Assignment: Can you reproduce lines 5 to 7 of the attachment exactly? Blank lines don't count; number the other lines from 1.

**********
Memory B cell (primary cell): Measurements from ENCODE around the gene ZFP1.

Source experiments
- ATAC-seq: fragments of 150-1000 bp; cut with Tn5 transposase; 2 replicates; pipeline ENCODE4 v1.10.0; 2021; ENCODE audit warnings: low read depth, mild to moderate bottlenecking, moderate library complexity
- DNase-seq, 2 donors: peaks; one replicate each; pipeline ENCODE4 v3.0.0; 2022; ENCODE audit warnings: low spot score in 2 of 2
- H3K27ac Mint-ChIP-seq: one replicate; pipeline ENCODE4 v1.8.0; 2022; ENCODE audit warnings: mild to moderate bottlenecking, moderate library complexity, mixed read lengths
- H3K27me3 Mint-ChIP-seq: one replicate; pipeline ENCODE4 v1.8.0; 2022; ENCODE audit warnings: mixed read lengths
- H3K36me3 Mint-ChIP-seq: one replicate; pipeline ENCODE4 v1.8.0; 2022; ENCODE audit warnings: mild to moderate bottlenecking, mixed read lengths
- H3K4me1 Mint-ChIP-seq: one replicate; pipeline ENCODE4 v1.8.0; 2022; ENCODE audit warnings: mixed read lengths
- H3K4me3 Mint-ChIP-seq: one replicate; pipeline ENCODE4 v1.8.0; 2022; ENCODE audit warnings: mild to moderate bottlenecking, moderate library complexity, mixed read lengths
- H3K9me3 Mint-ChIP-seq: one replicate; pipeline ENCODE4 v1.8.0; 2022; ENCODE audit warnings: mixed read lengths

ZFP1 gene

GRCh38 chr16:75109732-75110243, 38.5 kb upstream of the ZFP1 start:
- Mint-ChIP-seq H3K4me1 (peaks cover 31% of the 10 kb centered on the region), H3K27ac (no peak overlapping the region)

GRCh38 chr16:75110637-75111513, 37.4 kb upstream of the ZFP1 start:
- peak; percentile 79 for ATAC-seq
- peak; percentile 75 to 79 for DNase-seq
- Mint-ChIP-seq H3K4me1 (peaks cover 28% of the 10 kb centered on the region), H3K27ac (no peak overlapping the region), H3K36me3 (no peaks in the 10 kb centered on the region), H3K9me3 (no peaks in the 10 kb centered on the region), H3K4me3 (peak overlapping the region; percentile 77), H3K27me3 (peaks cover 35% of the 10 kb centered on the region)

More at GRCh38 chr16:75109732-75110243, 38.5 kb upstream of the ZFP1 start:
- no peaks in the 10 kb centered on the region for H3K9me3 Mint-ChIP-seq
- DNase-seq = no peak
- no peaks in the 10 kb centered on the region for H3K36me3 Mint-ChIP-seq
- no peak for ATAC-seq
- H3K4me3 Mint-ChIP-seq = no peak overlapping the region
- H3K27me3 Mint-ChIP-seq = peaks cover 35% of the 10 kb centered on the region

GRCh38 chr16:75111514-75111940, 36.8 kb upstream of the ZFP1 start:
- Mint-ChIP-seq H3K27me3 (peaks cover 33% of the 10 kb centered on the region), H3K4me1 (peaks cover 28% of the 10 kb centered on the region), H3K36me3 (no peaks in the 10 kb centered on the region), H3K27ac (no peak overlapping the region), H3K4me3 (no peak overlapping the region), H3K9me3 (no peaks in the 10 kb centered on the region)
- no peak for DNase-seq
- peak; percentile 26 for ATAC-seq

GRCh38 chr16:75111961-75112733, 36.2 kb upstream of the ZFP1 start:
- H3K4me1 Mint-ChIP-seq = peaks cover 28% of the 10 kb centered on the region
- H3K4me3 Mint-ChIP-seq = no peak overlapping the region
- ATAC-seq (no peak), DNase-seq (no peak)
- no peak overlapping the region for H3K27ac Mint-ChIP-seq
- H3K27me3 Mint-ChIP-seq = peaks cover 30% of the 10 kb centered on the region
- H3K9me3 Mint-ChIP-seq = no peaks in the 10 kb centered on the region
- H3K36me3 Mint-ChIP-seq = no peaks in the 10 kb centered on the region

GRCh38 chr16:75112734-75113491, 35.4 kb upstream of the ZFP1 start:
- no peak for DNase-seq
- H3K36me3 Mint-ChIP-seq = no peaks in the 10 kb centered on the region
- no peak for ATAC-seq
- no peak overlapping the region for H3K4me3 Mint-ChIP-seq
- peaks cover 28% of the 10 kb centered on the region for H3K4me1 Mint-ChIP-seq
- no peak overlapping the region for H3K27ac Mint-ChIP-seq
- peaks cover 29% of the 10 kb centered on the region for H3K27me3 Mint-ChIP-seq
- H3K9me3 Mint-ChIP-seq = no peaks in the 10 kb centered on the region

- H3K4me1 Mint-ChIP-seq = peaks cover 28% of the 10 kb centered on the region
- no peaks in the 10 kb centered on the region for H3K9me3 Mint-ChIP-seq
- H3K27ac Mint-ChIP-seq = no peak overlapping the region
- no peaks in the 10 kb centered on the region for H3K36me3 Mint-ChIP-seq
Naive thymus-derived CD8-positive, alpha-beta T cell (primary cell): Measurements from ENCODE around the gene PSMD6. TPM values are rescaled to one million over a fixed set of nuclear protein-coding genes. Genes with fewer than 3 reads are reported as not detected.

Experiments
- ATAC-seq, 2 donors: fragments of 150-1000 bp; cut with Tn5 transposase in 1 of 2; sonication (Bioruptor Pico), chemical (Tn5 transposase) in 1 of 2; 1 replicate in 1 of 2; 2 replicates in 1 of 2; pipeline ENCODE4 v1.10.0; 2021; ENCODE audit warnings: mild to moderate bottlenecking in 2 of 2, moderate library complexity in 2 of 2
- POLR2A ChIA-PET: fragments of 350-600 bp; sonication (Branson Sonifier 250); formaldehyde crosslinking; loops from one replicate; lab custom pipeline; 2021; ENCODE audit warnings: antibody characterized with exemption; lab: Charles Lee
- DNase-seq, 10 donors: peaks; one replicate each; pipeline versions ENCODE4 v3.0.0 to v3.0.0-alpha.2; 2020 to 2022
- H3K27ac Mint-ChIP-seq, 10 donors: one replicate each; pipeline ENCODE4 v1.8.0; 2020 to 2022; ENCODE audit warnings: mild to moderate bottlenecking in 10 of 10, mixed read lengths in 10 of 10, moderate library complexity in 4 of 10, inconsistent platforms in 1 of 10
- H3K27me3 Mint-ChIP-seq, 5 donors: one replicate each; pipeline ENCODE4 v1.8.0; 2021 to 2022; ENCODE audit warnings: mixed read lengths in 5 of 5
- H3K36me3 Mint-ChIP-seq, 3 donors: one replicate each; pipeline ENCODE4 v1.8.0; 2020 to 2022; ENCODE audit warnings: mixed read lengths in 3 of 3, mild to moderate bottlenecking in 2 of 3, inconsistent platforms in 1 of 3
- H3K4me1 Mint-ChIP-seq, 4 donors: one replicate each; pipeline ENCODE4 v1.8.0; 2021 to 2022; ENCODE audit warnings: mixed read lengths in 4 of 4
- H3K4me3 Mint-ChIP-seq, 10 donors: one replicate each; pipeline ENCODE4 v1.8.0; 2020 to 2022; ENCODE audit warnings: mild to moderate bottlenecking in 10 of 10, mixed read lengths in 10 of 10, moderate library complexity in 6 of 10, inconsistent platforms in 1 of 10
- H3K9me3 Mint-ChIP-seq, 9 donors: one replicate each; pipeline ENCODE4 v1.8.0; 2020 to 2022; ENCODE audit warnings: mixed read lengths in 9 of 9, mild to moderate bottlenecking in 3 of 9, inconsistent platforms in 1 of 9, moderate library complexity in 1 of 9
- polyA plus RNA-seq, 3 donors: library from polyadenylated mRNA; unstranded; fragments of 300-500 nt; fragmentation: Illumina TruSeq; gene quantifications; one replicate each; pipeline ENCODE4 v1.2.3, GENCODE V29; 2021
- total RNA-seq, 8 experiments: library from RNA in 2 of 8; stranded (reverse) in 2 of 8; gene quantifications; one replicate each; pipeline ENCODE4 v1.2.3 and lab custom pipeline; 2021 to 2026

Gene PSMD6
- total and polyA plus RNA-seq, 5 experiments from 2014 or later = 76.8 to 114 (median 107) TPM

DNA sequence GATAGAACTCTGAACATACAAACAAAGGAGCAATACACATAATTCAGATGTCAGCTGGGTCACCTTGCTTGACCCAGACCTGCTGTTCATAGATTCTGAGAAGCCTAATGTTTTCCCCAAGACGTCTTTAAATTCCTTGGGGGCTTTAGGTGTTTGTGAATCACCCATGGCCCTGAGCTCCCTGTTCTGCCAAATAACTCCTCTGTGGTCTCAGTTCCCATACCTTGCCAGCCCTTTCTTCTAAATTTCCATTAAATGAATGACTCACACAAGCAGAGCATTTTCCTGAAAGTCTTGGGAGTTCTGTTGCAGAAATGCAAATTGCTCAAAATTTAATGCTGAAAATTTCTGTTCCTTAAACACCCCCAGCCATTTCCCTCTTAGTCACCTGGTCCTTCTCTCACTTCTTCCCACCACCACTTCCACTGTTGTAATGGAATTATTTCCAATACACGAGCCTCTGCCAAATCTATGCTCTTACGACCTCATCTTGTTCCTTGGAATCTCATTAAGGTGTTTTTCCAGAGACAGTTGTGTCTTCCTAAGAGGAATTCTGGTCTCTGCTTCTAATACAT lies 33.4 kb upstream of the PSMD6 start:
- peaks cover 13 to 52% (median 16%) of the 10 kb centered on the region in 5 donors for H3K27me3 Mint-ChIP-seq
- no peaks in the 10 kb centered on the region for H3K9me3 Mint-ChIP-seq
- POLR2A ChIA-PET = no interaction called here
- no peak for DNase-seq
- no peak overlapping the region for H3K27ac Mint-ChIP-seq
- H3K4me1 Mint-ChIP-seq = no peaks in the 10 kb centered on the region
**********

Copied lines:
- H3K27ac Mint-ChIP-seq: one replicate; pipeline ENCODE4 v1.8.0; 2022; ENCODE audit warnings: mild to moderate bottlenecking, moderate library complexity, mixed read lengths
- H3K27me3 Mint-ChIP-seq: one replicate; pipeline ENCODE4 v1.8.0; 2022; ENCODE audit warnings: mixed read lengths
- H3K36me3 Mint-ChIP-seq: one replicate; pipeline ENCODE4 v1.8.0; 2022; ENCODE audit warnings: mild to moderate bottlenecking, mixed read lengths